The world took notice when young investors sent GameStop stocks skyrocketing in January, thwarting the shorting efforts of powerful hedge funds.
Vlad Tenev, CEO of the trading platform Robin Hood, said at the time that millennial and Gen Z investors using the app “broke the system to some degree.”
So what types of stocks have caught their eye right now?
To answer that question, the financial site DailyFX topped the 50 most popular stocks on Robinhood, with an average user age of 31. (GME was not included to avoid skewing results.)
Here’s what the new generation of investors are buying and whether you should follow suit.
Tech companies ready for growth
Millennial and Gen Z investors love technology stocks from big names like Facebook, Apple, Amazon, Microsoft, Netflix, Twitter, GoPro, Fitbit, Uber, Snap Inc, DraftKings and Alibaba.
While there are many established names on that list, technology stocks are generally more speculative. They often fall under the “growth” category because of their potential to grow much faster than other stocks, even if the companies’ earnings don’t seem as impressive.
“What has been found in behavioral finance is that people tend to overestimate growth rather than value,” said Alexander Brown, a professor of behavioral economics at Texas A&M University.
A value stock trades at a lower price relative to dividends, profits, or sales. Major banks, such as Bank of America, usually represent value stocks because they tend to: trade with a big discount in the market on a profit basis.
“I think it’s nice to believe that we can predict the future, and often that leads people to look for the potential in stocks,” Brown tells MoneyWise.
“If I were to try to invest in specific stocks – which I wouldn’t necessarily recommend – I might be doing the opposite of what these younger investors are doing. Try investing in these value stocks that you may think have been unfairly beaten up by the pandemic.”
Old reliable household brands
The data also shows that younger investors are pouring their money into some strong household brands, such as Bank of America, General Electric, Coca-Cola and Starbucks.
Entertainment companies are well represented, with Disney, AMC and MGM Resorts on the list, as well as automakers and oil producers, such as Ford, Marathon Oil and ExxonMobil.
While companies usually earn their name recognition through savvy business practices, Brown warns against “life bias”: trusting too much in things that survived a selection process and overlooking those that didn’t.
“The famous names in the 1980s that we can remember are the ones who are successful. Everyone else is gone,” Brown says. “Suddenly we think that investing in household stocks is deterministic: since they’ve done well in the past, they’ll continue to do so.”
That doesn’t mean Coca-Cola or General Electric are bad bets; it just means that investors still need to research and think about the real potential of a large stock.
Reopening of games and tomorrow’s big bets
Looking to the future, Millennial and Gen Z investors are investing in battered stocks poised for a rebound as post-pandemic trading picks up.
Air travel was a great success. American Airlines, Delta, United Airlines, JetBlue, Spirit, Southwest and Boeing all made the top 50. Travel entertainment companies such as Carnival Corp, Norwegian Cruise Line and Royal Caribbean Cruises also made the list, as well as home entertainment companies such as Palantir.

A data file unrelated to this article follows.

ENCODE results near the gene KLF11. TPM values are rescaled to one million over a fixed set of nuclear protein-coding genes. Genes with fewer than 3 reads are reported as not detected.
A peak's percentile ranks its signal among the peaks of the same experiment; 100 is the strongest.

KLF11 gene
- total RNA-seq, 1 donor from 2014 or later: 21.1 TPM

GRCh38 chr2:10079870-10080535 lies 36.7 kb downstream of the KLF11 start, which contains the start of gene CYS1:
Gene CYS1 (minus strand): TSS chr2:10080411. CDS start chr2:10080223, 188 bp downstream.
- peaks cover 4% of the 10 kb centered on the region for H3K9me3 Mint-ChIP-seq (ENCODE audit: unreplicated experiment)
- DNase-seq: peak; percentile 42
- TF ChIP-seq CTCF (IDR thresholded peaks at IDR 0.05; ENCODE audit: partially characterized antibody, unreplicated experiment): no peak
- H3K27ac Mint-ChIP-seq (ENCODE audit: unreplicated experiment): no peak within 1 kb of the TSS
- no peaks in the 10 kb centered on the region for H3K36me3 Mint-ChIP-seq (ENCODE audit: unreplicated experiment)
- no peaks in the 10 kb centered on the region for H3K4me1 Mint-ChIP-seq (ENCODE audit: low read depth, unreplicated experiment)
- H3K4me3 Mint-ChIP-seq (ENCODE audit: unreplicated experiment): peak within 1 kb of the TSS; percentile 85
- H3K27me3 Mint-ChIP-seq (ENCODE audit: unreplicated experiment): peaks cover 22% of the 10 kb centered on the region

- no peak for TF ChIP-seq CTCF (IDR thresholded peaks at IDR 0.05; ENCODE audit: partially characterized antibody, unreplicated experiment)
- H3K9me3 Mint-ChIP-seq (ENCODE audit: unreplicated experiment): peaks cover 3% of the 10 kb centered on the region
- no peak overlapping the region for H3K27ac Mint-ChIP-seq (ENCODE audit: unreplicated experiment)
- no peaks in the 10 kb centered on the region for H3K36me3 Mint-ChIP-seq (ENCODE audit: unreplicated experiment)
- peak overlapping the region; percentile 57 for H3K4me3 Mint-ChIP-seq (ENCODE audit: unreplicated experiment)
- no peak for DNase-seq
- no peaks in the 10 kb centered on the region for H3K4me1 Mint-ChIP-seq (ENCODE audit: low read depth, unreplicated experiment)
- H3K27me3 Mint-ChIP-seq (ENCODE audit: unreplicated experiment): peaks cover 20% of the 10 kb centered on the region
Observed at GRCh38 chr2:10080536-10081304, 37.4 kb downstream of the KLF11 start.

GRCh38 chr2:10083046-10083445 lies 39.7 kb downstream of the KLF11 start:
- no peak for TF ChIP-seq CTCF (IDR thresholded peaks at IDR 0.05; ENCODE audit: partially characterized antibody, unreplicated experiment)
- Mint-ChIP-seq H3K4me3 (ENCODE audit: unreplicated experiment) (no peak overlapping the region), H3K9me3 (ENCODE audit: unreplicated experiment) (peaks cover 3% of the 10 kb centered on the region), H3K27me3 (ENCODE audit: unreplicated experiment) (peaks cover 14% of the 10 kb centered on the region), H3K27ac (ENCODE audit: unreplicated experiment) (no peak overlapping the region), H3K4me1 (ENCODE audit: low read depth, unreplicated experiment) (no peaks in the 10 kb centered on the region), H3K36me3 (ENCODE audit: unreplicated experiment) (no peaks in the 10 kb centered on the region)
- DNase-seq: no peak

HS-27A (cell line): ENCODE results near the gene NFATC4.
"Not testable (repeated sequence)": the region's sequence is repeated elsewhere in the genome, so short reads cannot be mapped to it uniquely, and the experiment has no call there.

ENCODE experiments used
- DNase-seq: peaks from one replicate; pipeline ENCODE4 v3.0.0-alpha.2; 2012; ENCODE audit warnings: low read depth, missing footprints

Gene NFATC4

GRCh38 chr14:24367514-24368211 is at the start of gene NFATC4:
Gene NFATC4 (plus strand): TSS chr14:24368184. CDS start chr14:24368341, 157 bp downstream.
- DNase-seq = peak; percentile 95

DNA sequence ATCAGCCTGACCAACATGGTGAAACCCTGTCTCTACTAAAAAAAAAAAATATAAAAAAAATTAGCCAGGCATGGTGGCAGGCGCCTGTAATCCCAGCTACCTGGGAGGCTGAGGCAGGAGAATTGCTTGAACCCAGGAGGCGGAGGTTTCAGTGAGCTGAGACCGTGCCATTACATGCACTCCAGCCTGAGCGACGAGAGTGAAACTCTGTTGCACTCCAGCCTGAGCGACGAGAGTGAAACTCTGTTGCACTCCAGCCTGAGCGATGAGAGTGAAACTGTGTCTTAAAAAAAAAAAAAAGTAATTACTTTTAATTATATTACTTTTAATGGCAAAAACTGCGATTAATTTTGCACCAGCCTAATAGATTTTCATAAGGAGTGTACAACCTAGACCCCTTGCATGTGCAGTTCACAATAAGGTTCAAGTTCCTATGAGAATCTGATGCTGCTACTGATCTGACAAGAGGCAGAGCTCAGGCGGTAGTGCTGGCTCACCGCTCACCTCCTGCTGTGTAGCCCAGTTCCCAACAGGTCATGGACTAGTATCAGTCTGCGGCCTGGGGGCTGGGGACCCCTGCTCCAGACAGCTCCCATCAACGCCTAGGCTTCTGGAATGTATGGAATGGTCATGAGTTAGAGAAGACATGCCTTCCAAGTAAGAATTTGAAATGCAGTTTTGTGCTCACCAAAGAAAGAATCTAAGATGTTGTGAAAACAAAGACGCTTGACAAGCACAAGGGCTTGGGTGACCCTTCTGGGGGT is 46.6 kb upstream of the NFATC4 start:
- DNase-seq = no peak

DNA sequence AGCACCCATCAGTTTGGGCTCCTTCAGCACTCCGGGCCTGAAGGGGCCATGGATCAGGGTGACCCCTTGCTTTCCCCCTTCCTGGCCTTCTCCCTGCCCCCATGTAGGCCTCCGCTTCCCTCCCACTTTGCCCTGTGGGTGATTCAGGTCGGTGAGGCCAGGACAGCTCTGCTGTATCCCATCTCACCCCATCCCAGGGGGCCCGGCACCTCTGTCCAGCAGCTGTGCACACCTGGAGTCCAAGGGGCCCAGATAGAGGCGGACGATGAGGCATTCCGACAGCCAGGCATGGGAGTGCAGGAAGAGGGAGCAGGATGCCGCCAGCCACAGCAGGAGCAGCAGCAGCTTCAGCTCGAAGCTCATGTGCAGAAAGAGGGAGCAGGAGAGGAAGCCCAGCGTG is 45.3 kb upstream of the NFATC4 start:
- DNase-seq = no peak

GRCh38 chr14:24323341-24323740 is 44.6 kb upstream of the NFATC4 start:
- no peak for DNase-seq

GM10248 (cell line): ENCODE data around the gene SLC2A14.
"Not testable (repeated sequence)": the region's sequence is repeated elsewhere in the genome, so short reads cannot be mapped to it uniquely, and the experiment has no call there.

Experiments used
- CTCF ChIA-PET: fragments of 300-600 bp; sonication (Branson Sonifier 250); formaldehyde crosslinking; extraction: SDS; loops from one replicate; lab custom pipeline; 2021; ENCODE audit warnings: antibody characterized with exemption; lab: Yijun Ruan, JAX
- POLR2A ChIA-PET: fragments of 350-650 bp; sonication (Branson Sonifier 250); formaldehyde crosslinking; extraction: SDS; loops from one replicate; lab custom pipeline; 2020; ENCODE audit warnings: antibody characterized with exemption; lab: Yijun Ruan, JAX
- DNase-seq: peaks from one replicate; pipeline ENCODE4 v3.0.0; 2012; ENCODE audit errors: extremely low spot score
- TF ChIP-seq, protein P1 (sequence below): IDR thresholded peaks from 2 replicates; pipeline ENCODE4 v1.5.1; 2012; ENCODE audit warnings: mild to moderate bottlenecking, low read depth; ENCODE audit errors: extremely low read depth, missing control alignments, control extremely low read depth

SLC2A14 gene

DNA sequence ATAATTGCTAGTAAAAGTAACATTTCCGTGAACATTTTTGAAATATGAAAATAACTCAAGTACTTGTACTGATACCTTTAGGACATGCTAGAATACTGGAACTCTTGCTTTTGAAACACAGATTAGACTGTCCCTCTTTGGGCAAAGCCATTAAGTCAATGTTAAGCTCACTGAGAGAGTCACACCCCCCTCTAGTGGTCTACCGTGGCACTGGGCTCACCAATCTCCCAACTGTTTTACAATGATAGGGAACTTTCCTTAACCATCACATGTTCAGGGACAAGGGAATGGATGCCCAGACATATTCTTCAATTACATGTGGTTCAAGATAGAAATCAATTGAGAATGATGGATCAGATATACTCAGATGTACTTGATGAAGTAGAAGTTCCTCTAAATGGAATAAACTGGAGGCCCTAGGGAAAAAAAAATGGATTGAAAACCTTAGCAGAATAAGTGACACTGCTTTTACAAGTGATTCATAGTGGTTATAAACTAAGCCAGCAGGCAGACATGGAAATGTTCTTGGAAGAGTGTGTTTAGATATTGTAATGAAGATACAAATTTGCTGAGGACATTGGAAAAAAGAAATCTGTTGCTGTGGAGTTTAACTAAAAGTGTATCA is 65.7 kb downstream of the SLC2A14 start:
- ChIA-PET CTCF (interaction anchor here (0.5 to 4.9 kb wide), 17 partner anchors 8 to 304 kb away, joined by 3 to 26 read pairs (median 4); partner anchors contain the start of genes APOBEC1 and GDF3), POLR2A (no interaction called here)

And it’s no surprise that people with longevity ahead are betting on fledgling industries like electric cars and cannabis. Tesla, Nio, Nikola, Workhorse and PlugPower were among the top picks, as were Aurora Cannabis, Aphria (which took over rival firm Tilray earlier this year), Canopy Growth and Organigram.
Unfortunately, people aren’t very good at staring into crystal balls, Brown says. It might be safer to cover your base with a broad portfolio and not trying to outsmart Wall Street.
“There are a lot of smart people with hedge funds who are ready to seize any opportunity. If you’re an individual trying to do the same, they’ll probably get ahead of you on these opportunities,” he says.
What is the right approach?
It’s always better to start investing early, especially if you’re committed to a long-term strategy that allows you to take a little more risk.
Still, Brown says, it’s probably unwise to put a lot of your money into individual stocks.
He points to sources such as Callan’s Periodic Table of Investment Returns, which show how difficult it is to make the right investment choices, even with entire asset classes. Some years, large US companies are the way to go; other years they are beaten by property or farmland.
You can always invest the couch potato way by: open an account with a robo-advisor. These are automated investment platforms that build and balance a portfolio designed to meet your risk. Some even allow you to invest your “change”.
If you want to steer the ship yourself, you can open a self-directed account via a no commission app, such as Robinhood. It offers factional trading, so you don’t have to put hundreds or thousands into a single share of Apple or Amazon. That gives you the freedom to spread your money.
Better yet, take a look at index funds and exchange-traded funds (ETFs), assets that only invest your money in a wide variety of companies. To lock in more of your profits, look for a low “expense ratio,” which explains the fund’s operating expenses.
This article provides information only and should not be construed as advice. It comes without any kind of warranty.